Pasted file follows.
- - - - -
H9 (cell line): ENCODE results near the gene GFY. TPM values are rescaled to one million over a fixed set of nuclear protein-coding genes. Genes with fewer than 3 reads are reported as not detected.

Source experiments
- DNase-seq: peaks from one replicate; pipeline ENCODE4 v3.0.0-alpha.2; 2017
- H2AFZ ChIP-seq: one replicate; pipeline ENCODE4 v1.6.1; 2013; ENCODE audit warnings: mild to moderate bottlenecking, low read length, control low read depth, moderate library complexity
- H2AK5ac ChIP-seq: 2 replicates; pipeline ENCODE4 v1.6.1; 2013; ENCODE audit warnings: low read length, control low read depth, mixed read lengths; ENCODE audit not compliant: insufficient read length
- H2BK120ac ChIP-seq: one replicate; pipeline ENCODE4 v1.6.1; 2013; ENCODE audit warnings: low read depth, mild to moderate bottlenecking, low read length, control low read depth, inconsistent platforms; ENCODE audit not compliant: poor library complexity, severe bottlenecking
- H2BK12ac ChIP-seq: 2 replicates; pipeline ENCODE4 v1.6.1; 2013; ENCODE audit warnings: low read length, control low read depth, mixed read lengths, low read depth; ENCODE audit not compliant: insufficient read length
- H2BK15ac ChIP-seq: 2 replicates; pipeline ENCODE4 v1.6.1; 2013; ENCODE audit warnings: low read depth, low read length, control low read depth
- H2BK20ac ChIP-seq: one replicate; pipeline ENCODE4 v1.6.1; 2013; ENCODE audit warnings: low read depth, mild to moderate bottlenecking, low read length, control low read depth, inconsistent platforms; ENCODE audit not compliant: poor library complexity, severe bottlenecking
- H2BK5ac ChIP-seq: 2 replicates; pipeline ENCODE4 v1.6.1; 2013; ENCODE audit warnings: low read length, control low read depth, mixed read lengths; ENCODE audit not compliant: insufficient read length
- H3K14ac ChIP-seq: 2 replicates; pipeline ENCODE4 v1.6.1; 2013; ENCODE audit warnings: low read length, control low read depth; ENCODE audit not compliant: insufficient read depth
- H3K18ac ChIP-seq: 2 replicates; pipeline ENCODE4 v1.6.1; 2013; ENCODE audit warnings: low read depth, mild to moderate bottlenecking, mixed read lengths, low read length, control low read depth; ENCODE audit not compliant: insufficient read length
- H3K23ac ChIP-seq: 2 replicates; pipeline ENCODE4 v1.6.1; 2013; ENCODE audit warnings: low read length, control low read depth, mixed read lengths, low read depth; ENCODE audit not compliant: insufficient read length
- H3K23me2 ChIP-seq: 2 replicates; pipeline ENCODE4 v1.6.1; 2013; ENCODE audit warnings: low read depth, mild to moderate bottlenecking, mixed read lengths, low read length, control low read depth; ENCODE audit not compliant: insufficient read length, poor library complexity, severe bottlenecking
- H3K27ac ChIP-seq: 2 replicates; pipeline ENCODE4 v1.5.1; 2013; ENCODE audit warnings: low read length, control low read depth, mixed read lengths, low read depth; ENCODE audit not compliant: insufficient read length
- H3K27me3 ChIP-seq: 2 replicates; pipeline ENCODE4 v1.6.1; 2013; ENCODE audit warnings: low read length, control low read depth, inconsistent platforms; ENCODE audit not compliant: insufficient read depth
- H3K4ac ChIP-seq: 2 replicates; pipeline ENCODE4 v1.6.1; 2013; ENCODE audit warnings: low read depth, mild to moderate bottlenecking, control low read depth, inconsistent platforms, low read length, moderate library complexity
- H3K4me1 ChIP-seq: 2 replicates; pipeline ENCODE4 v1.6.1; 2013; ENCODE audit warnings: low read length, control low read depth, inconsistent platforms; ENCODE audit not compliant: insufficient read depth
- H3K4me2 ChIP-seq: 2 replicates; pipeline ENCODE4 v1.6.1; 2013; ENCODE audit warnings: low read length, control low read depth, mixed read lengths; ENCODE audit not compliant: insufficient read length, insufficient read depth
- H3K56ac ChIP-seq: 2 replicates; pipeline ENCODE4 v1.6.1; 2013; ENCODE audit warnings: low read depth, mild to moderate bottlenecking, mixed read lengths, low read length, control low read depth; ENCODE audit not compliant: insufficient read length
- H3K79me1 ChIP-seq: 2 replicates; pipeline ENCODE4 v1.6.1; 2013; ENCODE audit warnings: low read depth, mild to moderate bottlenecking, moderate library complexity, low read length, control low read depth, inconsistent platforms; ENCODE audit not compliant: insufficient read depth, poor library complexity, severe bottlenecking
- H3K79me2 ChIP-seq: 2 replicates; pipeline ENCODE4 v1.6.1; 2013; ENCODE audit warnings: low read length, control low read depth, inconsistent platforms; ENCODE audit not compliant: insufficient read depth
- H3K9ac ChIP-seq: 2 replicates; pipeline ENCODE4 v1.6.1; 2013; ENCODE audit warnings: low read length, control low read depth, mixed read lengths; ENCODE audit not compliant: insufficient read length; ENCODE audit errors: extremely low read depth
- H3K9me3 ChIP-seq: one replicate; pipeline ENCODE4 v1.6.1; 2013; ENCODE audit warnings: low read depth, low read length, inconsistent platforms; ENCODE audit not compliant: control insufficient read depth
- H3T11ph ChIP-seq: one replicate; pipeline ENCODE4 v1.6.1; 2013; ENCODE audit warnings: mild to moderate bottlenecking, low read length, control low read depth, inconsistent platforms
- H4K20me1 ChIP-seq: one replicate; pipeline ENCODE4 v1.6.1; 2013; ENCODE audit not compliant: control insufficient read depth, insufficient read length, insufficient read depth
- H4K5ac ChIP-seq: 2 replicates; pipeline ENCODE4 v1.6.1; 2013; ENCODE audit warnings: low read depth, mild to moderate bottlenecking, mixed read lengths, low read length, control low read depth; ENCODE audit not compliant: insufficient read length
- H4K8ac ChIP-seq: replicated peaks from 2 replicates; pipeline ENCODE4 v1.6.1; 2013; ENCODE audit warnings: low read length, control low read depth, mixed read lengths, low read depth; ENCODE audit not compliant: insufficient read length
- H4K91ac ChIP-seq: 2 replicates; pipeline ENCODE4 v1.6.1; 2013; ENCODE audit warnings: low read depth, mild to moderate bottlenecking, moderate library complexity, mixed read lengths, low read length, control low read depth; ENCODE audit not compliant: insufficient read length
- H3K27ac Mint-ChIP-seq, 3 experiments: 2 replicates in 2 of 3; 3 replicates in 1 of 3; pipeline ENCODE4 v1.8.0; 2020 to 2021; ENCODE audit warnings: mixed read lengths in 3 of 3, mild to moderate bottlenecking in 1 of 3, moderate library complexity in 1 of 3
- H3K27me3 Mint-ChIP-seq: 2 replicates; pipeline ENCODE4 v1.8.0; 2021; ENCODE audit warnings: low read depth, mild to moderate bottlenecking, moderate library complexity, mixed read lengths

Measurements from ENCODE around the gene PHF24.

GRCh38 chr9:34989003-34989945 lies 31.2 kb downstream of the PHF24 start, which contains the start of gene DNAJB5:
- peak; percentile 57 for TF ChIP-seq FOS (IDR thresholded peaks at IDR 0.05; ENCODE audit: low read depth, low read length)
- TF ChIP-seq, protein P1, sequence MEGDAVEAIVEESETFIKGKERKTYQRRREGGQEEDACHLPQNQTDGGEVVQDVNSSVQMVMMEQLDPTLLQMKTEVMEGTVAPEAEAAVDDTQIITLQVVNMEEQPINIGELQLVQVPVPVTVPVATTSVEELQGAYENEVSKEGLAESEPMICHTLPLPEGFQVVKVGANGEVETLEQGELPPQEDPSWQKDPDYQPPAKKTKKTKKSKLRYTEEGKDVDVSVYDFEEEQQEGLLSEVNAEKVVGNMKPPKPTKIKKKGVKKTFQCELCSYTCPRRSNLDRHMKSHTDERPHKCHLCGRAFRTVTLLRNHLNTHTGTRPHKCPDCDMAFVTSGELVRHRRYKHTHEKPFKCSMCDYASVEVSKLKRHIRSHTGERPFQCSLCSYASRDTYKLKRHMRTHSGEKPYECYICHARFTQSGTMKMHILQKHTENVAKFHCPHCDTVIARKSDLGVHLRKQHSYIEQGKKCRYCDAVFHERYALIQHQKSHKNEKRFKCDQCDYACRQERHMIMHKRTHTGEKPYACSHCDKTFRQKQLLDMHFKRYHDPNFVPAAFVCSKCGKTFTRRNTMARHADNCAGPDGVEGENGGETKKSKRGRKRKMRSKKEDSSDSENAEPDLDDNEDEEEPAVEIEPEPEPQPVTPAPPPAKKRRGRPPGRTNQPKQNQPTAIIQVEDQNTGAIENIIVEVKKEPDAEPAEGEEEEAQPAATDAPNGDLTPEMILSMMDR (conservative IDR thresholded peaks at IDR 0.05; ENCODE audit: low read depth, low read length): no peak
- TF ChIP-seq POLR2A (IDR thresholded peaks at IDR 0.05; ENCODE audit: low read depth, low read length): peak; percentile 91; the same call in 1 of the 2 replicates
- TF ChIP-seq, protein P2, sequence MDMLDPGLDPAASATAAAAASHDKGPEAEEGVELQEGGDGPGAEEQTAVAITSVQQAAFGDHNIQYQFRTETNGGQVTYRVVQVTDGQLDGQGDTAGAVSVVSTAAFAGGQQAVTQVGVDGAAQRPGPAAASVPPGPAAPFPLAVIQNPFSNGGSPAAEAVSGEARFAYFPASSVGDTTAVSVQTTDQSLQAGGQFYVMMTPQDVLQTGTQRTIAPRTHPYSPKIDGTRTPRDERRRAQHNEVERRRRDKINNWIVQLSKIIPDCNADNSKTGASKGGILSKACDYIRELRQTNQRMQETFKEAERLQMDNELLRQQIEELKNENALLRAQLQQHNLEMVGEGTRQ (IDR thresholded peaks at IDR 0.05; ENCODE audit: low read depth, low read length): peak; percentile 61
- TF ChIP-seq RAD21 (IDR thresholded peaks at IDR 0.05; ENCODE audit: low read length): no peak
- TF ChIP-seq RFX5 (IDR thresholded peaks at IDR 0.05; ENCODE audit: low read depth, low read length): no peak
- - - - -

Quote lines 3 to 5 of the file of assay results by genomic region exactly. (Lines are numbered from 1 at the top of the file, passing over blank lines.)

- DNase-seq: peaks from one replicate; pipeline ENCODE4 v3.0.0-alpha.2; 2017
- H2AFZ ChIP-seq: one replicate; pipeline ENCODE4 v1.6.1; 2013; ENCODE audit warnings: mild to moderate bottlenecking, low read length, control low read depth, moderate library complexity
- H2AK5ac ChIP-seq: 2 replicates; pipeline ENCODE4 v1.6.1; 2013; ENCODE audit warnings: low read length, control low read depth, mixed read lengths; ENCODE audit not compliant: insufficient read length